Tuesday 19th September, 2017
The challenge of delivering new housing
By Mark Dawes, Managing Director, CAD Architects.
According to recent figures from the Home Builders Federation, a total of 293,127 new homes were granted planning permission in 2016. This was the highest figure for new approvals in ten years. It is good news that we are seeing some progress on this aspect of residential architecture in the UK.
However, as the Federation themselves point out, the number of permissions granted is usually not reflected in the number of homes being completed. A number of factors influence delivery of housing schemes and these include:
- The economy, and in particular the availability of new mortgages
- The prevailing planning environment and how this is reflected in local planning policy
- The view of the large housebuilders and the speed at which they can sell their houses
- The availability of key infrastructure such as roads and sewers and the willingness and ability of statutory providers to help facilitate property development.
The “Help to Buy” scheme run by the government has undoubtedly has had a significant positive impact on new home sales:
- over the period since the launch of the Help to Buy scheme (1 April 2013 to 31 March 2017), a total of 120,864 property sales were completed with the support of the scheme
- the majority of sales were to first-time buyers (97,578) representing 81% of total sales
- the average purchase price was £236,041
- the top 6 local authorities in terms of completed sales are Wiltshire (2,021), Central Bedfordshire (1,710), Leeds (1,704), Wakefield (1,611), County Durham (1,574) and Bedford (1,489)
Housing need remains high and in Cornwall in particular all Parish and Town Councils report significant need, through their housing need surveys. However the economy of Cornwall is complex, with many high value coastal areas squeezing out local buyers and other ex-mining depressed areas suffering from a low wage economy.
Without Help to Buy and the first-time buyers it brings, the housing market may stagnate further as first-time buyers struggle to find deposits.
Planning Policy in Cornwall
The Cornwall Local Plan has sought to address in part the above economic issues through recognition of the fractured economy and has established “value zones”. These zones recognise the particular economic make-up of the individual Parishes and Towns and adjust affordable housing provision accordingly. These form part of Cornwall’s Housing Policy contained in the Cornwall Local Plan.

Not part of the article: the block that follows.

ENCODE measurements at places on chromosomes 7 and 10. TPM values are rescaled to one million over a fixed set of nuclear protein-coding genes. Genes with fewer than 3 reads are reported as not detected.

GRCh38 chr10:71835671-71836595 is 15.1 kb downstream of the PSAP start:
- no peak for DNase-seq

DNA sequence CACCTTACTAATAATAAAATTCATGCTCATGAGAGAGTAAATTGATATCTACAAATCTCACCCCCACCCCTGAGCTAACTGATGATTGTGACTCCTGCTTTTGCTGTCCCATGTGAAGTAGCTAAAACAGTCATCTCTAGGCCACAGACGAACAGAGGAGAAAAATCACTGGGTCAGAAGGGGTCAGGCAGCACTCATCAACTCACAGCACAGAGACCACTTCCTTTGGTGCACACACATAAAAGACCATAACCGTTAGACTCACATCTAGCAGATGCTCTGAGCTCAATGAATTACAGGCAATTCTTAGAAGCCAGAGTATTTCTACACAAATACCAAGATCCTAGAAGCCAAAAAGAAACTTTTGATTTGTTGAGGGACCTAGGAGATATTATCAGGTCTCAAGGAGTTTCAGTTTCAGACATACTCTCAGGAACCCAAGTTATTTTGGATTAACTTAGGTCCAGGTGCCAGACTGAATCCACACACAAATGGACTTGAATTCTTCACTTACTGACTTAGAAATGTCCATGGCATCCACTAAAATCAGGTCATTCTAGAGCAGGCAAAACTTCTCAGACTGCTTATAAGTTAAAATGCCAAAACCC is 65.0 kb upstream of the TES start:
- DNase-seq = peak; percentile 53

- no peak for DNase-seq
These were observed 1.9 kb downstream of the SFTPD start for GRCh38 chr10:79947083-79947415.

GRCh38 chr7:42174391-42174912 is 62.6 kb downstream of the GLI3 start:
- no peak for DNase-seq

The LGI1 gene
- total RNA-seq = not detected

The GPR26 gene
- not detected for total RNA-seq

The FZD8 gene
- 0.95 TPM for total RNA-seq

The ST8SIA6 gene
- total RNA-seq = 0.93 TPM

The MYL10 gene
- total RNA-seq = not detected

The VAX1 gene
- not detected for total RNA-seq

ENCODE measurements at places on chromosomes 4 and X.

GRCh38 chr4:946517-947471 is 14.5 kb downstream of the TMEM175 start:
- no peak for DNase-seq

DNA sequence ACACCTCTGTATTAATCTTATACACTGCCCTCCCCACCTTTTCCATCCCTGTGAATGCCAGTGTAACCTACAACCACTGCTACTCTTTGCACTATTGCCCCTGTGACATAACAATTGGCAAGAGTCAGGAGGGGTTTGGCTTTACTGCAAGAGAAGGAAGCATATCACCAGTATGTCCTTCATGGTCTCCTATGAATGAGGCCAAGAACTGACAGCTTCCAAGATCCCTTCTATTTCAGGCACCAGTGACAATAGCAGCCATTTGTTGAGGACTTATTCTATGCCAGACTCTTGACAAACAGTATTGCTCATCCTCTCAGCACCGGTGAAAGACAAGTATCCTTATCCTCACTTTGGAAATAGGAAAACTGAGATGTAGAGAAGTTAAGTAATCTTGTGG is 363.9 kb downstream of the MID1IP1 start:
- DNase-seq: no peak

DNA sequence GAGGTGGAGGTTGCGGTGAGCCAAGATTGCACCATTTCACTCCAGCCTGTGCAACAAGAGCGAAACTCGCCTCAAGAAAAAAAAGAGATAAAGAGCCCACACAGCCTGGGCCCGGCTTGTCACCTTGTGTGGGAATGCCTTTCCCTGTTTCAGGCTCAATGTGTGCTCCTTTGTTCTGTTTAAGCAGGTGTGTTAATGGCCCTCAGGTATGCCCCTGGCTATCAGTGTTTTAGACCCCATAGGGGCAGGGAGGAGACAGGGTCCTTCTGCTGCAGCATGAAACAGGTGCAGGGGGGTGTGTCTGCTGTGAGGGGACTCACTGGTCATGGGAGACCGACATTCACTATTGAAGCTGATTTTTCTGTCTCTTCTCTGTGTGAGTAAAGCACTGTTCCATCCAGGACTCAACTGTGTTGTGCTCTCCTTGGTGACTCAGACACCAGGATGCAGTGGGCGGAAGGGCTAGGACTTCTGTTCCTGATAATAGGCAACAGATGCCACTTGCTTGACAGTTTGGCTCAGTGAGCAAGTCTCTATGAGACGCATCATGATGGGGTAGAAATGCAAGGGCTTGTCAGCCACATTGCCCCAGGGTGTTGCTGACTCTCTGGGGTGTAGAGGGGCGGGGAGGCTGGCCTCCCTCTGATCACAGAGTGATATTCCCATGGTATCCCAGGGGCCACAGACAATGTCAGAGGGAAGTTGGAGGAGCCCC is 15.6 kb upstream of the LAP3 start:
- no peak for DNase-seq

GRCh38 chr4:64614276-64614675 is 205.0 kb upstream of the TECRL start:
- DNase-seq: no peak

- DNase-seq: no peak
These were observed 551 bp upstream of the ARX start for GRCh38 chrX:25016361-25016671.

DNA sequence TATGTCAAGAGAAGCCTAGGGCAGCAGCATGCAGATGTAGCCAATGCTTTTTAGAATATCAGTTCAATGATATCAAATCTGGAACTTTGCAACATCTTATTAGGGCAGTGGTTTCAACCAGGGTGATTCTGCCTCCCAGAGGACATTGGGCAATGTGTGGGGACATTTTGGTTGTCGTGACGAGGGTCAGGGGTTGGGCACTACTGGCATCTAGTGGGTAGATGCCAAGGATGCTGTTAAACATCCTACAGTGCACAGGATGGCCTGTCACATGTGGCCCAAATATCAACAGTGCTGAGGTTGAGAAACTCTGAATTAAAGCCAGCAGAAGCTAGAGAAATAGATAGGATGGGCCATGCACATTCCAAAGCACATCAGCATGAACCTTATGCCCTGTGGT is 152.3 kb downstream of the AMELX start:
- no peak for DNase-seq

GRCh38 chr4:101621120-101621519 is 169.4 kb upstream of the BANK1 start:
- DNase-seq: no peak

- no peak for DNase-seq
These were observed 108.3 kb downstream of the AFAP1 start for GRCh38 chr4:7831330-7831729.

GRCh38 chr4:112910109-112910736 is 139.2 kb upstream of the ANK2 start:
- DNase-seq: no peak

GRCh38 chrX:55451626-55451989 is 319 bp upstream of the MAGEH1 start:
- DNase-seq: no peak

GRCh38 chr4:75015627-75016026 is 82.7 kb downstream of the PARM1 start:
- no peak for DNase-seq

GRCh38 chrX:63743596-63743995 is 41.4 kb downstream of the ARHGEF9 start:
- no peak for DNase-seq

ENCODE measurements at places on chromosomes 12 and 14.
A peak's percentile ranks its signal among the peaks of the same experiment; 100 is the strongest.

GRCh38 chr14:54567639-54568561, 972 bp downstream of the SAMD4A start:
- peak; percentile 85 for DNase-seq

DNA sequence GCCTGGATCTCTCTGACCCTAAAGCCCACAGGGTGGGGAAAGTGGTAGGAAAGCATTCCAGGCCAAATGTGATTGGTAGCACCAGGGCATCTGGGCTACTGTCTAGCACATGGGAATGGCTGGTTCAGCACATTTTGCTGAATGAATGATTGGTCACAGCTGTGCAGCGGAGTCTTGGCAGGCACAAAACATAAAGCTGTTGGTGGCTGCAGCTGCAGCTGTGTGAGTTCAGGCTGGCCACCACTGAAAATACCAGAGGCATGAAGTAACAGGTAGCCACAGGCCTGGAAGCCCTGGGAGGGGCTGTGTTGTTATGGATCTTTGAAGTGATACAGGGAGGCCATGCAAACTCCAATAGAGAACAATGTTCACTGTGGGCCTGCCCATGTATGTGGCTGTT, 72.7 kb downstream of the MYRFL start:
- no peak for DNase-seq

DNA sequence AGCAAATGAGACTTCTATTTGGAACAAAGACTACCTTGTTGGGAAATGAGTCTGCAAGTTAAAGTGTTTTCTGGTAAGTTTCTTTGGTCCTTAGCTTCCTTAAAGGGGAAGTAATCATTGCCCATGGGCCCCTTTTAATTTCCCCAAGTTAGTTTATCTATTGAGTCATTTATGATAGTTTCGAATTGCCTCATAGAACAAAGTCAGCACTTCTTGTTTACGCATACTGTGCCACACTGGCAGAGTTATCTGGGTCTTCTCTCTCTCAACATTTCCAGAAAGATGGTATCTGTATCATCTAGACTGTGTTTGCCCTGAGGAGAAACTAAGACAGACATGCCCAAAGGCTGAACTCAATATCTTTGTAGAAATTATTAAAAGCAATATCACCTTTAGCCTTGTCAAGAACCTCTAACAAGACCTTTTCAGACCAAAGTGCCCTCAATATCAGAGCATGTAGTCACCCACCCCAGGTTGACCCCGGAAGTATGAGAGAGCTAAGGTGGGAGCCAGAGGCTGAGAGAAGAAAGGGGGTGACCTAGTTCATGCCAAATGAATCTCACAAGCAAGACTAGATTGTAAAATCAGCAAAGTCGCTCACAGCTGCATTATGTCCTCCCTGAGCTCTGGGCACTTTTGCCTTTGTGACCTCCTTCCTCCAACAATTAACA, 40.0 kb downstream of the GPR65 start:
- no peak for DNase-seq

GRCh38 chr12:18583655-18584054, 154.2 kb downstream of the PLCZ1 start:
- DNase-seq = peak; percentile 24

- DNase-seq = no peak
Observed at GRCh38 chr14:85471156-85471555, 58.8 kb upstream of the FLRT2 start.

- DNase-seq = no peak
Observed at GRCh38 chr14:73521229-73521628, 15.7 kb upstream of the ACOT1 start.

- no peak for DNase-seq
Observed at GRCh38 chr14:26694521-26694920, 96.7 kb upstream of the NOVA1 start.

The Council are presently engaged in the process of their “Allocations Development Plan Document”. This document seeks to identify the specific land to be used to realise the aspirations of the Cornwall Local Plan.
Just as Cornwall Council were obliged by Central Government to produce the Local Plan, they are also required to demonstrate that they are delivering the housing targets set out in the plan. The Allocations DPD is the means by which Cornwall Council seek to encourage development. However, development only takes place where there is a willing land owner and a willing developer, working together.
Some of the land detailed in the Allocations DPD will not come forward because the land owner does not wish to see it developed, other sites will not progress because the house builder controlling the land does not wish to commence work. It is therefore imperative that the Council continue to seek sites with the magic combination of a willing land owner and developer. Cornwall Council is actively seeking land outside the Allocations DPD for potential development.
CAD Architects is intimately involved with the Local Plan and the Allocations DPD and we regularly meet with senior officers at Cornwall Council. Our knowledge of the constantly evolving but current situation is essential in giving advice to land owners and developers.
Because of Government focus on “localism”, it is essential for your consultant to be aware of the needs, policies and aspirations at all levels of Government. CAD Architects as a matter of course consider effective engagement with the Parish and Town Councils to be essential in propagating a positive momentum for any planning application.
All planning applications require the compilation of a strategy and the larger the application the more time needs to be spent in wide consultation with the Councils and the Public and other stakeholders.
CAD Architects have a wealth of experience in this area and have helped their clients to achieve consent for housing developments of between 5 and 900 dwellings. CAD Architects are presently representing clients for a 55 acres scheme with 2,000 student beds. In these situations, the role we fulfil for our clients is much more strategic that artistic and our knowledge of property development is essential to the success of the application.